I move: "That the Bill be now read a Second Time."
I am genuinely really pleased to have an opportunity to introduce this Bill to the Dáil today. I express my sincere appreciation to everybody, not just those on all sides of this House but in the Seanad too, for agreeing to deal with All Stages of the Bill today, as was the case in the Seanad last week. The purpose of this Bill is to introduce a new social insurance scheme of jobseekers benefit for self-employed people with effect from 1 November. It is a great achievement by of all of us.
The introduction of the new scheme was part of the 2019 budget announced last October and is designed provide self-employed contributors who lose their businesses with the income support and breathing space they need as they assess their next steps. The development of this scheme reflects the Government's aim of creating a supportive environment for entrepreneurship. As the House will know, we have sought to introduce a new deal for the self-employed when it comes to their access to benefits and, having already extended entitlement to treatment benefits and invalidity pension to the self-employed in recent years, the introduction of the new JBSE scheme marks a further important step in this process of equalising social insurance benefits across employees and the self-employed.
The new scheme will provide an income safety net to thousands of small and medium businesses throughout the country. It will mean that the self-employed will have access to the safety net of income supports if they lose their self-employment, without having to go through a means test. In most respects, the key features of the existing jobseeker's benefit scheme, which provides support to employees who have lost their job, will apply to this new scheme. The personal weekly rate of payment will be the same for both schemes. The duration of payment - six months or nine months, depending on the claimant's social insurance record - will be the same. The scheme has been designed to take into account the fact that PRSI contributions by the self-employed are paid by way of an annual lump sum. Claimants of the new payment will also have access to the full range of activation supports currently available to other jobseekers, including, for instance, referral to group information sessions, one-to-one interviews and subsequent caseworker support if the claimant so desires.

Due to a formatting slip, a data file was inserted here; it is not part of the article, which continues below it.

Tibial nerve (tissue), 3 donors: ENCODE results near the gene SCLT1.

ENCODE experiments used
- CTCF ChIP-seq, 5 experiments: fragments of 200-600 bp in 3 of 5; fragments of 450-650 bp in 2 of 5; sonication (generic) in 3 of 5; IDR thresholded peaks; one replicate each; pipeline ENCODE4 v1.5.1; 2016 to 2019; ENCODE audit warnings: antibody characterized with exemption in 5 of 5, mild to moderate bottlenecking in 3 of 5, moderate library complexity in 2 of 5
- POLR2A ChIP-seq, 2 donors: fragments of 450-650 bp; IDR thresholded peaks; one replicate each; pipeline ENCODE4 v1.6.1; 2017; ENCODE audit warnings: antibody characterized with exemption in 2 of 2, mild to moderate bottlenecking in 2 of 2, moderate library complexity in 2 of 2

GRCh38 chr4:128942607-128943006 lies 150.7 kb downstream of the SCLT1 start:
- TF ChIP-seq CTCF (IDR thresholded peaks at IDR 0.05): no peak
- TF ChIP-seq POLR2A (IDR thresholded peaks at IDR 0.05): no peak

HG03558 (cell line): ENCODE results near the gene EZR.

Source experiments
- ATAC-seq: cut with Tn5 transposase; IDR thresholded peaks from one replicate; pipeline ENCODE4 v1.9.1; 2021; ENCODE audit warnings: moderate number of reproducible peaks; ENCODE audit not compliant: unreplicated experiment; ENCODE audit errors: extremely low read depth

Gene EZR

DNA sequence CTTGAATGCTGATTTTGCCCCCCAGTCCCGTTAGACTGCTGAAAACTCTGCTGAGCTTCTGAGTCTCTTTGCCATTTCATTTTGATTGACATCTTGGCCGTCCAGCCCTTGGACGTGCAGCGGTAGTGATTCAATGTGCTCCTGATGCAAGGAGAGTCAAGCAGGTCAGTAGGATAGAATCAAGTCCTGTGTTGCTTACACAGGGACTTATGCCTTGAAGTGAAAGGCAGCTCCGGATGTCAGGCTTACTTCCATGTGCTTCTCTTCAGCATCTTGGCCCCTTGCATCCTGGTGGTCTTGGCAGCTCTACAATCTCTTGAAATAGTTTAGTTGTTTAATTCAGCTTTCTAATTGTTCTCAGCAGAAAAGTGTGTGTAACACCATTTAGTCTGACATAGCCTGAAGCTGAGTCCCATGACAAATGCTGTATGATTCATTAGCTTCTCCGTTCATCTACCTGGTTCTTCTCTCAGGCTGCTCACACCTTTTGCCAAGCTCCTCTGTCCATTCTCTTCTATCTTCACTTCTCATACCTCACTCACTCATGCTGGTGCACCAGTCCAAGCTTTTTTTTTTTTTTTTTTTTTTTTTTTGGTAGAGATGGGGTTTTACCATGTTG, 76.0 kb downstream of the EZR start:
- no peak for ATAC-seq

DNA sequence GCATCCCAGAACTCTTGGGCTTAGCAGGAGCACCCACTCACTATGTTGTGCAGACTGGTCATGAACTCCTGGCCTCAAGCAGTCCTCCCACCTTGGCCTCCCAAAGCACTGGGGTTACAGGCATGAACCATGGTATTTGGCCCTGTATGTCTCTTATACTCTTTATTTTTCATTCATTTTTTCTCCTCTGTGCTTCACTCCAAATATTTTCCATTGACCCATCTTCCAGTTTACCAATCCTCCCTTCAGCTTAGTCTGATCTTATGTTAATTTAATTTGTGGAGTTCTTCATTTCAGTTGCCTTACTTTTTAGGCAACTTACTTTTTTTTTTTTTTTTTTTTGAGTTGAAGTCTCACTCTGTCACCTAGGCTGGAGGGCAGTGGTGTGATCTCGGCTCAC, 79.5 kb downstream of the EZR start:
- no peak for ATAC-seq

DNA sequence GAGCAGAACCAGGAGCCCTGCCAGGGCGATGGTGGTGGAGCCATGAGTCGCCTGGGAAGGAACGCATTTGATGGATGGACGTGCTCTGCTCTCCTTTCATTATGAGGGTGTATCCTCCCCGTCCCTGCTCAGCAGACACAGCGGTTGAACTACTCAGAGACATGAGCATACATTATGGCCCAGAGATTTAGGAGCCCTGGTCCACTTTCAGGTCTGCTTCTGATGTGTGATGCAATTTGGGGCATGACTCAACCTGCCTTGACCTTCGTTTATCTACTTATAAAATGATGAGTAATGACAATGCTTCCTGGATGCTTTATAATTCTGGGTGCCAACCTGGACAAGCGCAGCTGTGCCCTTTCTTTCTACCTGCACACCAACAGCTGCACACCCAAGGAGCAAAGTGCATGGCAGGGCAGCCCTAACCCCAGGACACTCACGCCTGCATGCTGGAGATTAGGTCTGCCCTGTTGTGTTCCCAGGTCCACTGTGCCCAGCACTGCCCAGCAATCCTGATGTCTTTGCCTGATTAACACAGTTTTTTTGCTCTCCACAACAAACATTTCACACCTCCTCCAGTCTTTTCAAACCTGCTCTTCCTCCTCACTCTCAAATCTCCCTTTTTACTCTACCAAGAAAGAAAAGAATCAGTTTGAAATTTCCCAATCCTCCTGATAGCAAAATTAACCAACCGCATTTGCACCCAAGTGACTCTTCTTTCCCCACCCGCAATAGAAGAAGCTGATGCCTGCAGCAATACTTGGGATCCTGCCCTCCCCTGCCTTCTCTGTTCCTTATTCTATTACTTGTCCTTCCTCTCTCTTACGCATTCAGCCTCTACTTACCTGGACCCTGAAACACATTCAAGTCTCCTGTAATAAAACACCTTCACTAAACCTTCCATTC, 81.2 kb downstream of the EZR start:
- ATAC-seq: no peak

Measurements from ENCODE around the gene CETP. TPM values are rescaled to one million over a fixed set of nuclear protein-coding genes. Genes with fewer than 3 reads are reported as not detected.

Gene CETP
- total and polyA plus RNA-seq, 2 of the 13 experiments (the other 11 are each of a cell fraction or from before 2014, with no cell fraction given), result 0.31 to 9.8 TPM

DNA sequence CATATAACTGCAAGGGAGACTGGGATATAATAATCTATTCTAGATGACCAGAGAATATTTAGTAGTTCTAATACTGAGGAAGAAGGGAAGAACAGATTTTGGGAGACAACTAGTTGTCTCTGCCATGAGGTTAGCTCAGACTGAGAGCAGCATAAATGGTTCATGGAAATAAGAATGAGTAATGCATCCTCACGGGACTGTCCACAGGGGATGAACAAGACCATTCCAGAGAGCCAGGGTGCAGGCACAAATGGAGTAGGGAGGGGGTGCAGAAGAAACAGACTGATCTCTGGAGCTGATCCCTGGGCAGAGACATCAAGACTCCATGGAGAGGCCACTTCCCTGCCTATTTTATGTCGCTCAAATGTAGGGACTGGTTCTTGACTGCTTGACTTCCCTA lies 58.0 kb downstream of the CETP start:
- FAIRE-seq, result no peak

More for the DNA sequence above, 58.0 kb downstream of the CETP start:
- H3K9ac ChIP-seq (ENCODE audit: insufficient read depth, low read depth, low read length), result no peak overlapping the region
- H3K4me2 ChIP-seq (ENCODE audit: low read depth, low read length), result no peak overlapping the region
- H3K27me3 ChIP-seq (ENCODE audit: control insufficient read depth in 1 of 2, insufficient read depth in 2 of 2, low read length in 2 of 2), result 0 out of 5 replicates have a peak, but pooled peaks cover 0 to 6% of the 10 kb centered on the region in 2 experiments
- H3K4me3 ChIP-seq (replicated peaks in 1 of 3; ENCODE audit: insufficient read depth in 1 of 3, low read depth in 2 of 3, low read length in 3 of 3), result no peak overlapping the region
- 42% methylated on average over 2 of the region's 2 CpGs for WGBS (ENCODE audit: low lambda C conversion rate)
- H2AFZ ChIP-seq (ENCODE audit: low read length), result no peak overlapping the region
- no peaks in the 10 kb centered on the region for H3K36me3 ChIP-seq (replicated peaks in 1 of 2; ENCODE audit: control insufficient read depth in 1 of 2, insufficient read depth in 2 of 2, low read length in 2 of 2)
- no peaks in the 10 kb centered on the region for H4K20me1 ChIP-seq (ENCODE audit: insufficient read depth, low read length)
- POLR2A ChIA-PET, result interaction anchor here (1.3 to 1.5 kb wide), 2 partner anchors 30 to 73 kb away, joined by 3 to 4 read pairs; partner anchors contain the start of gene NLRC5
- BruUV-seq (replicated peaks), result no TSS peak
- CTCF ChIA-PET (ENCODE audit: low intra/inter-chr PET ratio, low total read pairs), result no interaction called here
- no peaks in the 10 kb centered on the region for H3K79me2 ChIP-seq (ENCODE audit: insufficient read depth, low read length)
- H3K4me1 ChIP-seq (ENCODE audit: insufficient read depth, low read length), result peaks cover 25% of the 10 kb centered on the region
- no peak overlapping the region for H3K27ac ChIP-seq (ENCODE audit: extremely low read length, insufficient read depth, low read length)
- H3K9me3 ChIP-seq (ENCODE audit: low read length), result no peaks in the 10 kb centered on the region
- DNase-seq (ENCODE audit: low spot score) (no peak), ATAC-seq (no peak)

It is important to note that self-employed people who are operating businesses at low levels of income can continue to access the means-tested jobseeker's allowance scheme. There are almost 7,000 self-employed in receipt of this payment. I wish to assure Members that scheme will continue to operate.
I will briefly outline the content of the Bill, which has passed through the Seanad and contains 11 sections. Sections 1 and 2 provide for the standard provisions setting out the Short Title of the Bill, its construction and citations, commencement provisions and a definition of the principal Act referred to in Part 2 of the Bill.
In light of the introduction of the new jobseeker's benefit for the self-employed scheme, we are amending some of the legislative provisions governing the existing jobseeker's benefit scheme. The more significant of these changes is in section 3, which extends the qualifying conditions for the existing jobseeker's benefit scheme by providing that the first condition to determine eligibility for payment can now be met by having 104 employment or optional contributions, such as PRSI class A contributions, as has always been the case, or by having have 156 self-employment contributions, denoted by PRSI class S. This is a positive change which recognises that some people will have engaged in both employment and self-employment in the course of their working lives. By recognising that both forms of employment give rise to entitlements within the social insurance system, the change will help to ensure that an individual will not be at a disadvantage as a result of a move from employment to self-employment or vice versa.